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10-button keyboard based on c-c-c-combos

A new keyboard system uses only 10 buttons that, using combinations, provides the user with a full set of keys.

(Credit: Pointesa)

A new keyboard system uses only 10 buttons that, using combinations, provides the user with a full set of keys.

The story behind the QWERTY keyboard is a strange one. Because of the way in which typewriters were designed, letters that are commonly written next to each other — such as "TH" and "QU" — needed to be separated in order to stop the machine from jamming up when the rods those letters were placed on would bang into each other.

It worked — but its design was based on technical expedience rather than human ergonomics.

Now that we no longer have those considerations thanks to modern technology — and tablet touchscreens — a better solution is plausible. But we've been using QWERTY keyboards for 134 years now; is another method likely to catch on?

Pointesa hopes so. The software developer has come up with an all-new typing system optimised for tablets that uses just 10 keys. It's called ASETNIOP, after the eight base letter keys (the other two are Shift and Space), and all other letters, numbers and punctuation marks can be typed by pressing two or more keys simultaneously.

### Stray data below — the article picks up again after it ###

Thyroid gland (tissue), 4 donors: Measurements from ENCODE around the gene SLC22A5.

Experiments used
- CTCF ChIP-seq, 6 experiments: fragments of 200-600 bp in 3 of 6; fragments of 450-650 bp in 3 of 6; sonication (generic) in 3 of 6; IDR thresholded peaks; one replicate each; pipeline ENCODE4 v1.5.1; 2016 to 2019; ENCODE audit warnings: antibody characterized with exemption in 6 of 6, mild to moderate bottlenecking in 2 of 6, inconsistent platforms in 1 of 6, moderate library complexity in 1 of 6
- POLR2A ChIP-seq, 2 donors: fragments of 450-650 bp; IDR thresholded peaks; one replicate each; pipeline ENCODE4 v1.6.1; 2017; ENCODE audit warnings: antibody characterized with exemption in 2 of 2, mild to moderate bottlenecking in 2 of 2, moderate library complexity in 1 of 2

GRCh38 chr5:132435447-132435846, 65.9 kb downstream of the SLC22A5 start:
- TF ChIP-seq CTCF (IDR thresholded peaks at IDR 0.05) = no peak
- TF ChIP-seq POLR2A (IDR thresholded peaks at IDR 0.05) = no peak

Further to that, though, these 10 keys are laid out in the natural positions in which fingers land when you place them in a relaxed position on a flat surface. There are a few other features that piqued our interest: the ability to resize the keyboard for different hand sizes, and the ability to adjust its opacity, so it can be transparent — or even invisible. And there's even a helpful teaching mode to help you get the hang of it.

The basic question that drives the process for existing keyboards and keyboard replacement methods is "where is a finger being pressed down?" With ASETNIOP, this question is changed to "which finger is being pressed down?" In other words, the user only needs to concentrate on the action of pressing a specific finger down, and the actual location where the finger makes contact is no longer a determining factor.

Want to try it out? Open up this link on your iPad, and this link on your PC. You can get more information on the ASETNIOP website, and in the video below.